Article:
The capability-based model and the ACL model take fundamentally different approaches to access control. The purpose of access control is to prevent the processing of illegal requests. The ACL model uses an external list to determine if a particular request is legal or illegal for a particular user. In the capability-based model, the user is unable to create an illegal request. Making a request requires naming the resource that will serve the request. In the capability-based model, the user is unable to name resources that he is not authorized to use. A name that enforces this property is called a capability.

Capability design with web-calculus tools

The WaterkenTM web-calculus tools are designed to integrate the capability-based security model into the design and deployment of a web service.

A WaterkenTM web-calculus server connects to your application via a collection of resource definitions. Each resource definition represents a subset of the functionality exported by your application. This resource-centric division of authority forms the overall framework within which application functionality is created. By ensuring that functionality is created in this resource-centric way, the framework ensures that access control can be done via the capability-based model.

The division of application authority into resources is the critical step in the creation of your application security policy. The rest of the WaterkenTM web-calculus framework is designed to enforce the security decisions made in this design phase. Focus on creating the appropriate authority divisions in this design phase and the WaterkenTM web-calculus server will handle the rest. At runtime, the WaterkenTM web-calculus server will automatically serve requests to these exported resources, routing the requests through the resource definitions to ensure that the properties of capability-based security are never violated.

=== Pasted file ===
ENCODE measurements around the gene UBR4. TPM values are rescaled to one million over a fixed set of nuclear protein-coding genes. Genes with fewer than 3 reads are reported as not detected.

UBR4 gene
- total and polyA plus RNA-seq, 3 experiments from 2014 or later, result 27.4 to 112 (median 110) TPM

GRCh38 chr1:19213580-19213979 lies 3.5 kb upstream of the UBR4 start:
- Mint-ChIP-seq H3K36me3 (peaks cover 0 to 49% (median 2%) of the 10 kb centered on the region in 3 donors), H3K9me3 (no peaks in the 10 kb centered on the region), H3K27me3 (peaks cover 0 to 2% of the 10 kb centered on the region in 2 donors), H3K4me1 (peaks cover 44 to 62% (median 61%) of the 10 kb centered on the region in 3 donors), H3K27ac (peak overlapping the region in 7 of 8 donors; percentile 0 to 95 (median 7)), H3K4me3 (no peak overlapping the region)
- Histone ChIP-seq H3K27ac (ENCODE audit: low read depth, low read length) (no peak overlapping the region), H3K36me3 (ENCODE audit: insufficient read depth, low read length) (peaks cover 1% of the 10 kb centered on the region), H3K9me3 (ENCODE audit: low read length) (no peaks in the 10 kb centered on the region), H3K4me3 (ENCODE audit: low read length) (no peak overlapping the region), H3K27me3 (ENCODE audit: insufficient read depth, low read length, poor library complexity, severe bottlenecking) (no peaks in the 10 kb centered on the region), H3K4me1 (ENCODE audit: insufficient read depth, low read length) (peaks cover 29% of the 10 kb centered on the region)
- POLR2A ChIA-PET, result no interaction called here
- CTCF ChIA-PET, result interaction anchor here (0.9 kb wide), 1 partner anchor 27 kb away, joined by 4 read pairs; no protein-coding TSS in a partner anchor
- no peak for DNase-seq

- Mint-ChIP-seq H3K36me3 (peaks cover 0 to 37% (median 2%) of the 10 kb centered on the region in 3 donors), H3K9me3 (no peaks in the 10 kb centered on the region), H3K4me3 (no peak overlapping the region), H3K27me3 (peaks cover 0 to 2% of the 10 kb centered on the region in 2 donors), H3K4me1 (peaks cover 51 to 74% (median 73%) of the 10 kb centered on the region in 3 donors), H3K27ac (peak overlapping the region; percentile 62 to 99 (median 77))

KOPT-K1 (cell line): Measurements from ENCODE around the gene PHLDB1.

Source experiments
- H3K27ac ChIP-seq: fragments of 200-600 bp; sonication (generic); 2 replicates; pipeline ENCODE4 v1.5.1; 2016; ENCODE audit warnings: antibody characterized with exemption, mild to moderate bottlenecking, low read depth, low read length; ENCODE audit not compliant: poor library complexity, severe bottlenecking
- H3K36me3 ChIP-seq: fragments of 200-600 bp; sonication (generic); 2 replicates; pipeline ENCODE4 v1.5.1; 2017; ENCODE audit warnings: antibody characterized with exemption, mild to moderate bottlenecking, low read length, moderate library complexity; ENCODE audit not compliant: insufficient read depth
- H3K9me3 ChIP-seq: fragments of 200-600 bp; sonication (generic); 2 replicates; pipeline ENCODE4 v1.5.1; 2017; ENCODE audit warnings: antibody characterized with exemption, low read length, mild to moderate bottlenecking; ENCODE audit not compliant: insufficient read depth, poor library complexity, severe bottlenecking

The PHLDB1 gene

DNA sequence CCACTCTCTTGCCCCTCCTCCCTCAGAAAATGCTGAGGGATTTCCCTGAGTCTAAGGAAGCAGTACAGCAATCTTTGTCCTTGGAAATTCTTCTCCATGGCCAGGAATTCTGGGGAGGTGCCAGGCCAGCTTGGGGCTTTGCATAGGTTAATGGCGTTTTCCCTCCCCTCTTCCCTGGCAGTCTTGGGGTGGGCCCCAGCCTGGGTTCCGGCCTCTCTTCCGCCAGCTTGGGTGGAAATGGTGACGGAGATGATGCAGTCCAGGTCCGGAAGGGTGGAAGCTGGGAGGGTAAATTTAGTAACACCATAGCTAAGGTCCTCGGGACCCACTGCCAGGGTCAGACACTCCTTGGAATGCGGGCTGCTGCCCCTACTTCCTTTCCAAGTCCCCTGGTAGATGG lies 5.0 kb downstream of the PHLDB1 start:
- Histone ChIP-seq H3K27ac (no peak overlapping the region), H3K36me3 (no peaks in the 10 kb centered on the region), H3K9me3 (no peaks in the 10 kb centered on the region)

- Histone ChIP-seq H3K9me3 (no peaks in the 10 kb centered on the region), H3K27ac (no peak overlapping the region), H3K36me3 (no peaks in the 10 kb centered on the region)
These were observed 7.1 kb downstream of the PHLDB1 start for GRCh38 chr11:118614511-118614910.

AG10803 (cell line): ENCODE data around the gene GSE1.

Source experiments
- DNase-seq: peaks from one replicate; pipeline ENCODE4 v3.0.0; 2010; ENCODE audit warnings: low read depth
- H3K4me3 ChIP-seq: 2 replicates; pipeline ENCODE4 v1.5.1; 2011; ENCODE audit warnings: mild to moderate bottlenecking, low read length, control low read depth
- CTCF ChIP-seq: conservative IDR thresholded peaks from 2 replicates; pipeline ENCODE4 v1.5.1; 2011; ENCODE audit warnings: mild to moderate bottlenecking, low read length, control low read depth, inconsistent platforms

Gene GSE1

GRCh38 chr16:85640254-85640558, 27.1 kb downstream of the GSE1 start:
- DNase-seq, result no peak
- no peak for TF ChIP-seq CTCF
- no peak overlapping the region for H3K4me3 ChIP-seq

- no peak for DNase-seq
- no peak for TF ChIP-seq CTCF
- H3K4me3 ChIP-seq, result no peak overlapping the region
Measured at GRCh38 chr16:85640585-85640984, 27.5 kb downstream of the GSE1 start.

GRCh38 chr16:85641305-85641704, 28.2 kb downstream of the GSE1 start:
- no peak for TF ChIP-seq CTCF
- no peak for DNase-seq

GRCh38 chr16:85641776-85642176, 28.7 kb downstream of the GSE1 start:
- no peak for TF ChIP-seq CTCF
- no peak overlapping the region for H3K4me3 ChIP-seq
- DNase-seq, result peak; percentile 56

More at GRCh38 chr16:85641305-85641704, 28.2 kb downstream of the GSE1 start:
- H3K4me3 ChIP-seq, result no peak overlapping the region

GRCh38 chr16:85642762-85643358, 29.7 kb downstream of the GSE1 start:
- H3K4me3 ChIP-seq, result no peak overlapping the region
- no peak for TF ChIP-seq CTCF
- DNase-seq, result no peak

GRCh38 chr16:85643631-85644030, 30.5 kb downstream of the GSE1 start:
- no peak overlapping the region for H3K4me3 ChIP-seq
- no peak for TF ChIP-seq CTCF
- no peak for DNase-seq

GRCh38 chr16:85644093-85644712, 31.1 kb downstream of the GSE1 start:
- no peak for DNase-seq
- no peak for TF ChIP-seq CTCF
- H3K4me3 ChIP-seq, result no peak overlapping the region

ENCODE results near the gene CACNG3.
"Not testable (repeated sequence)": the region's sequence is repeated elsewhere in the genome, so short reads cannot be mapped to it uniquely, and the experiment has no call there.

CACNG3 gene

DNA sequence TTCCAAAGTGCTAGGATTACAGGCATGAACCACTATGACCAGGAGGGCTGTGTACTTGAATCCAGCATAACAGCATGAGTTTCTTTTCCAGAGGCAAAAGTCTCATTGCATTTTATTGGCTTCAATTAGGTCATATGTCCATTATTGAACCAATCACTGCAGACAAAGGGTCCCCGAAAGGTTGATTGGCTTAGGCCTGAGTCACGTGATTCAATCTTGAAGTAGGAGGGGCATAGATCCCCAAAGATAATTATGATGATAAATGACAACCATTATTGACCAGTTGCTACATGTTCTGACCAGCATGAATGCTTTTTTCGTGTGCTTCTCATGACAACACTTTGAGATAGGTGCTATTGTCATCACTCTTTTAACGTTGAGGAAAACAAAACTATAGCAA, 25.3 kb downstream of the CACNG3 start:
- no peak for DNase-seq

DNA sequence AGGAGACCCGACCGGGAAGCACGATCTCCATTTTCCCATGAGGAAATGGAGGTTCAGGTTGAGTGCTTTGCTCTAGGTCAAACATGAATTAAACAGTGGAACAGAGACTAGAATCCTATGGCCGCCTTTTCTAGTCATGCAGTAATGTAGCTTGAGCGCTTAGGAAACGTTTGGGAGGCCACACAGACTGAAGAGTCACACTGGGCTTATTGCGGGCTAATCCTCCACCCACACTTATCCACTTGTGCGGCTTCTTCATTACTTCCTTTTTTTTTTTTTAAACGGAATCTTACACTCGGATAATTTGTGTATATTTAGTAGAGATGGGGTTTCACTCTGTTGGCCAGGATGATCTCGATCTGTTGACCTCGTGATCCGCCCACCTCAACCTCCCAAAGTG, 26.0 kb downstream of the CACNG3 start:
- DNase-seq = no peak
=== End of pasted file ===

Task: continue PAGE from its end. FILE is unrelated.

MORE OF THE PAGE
Auditing application security

Dividing authority into small, discrete resources greatly facilitates security auditing. A security audit of a web service begins by identifying the resources that embody the audited authority. Determining the rules that govern use of the authority is simply a matter of studying the corresponding resource definitions. The power of this approach is that a security audit can be done piecemeal, verifying individual security properties without having to simultaneously verify total application security.

Integrating existing applications

Defining an interface solely in terms of exported resources provides great implementation freedom. A resource is a very generic concept that can be implemented in many different ways. Since a WaterkenTM web-calculus server operates exclusively via resource definitions, integrating existing applications and data sources is straightforward.

A secure web services interface to an existing application is built by defining a collection of resources that embody the desired authority divisions. Each resource is implemented to provide access to the corresponding part of the existing application. A WaterkenTM web services server can then be used to securely route requests to the existing application, through these resource definitions. By surrounding an existing application with a web of resource definitions, even applications that were not originally designed with security in mind can be integrated into a secure web service.


A resource-centric design is also a powerful approach to development of scaleable and interoperable software. In web development, this approach is commonly referred to as "webizing". Webizing an application means making its data and functionality accessible using the technologies of the WWW: URL, XML and HTTP.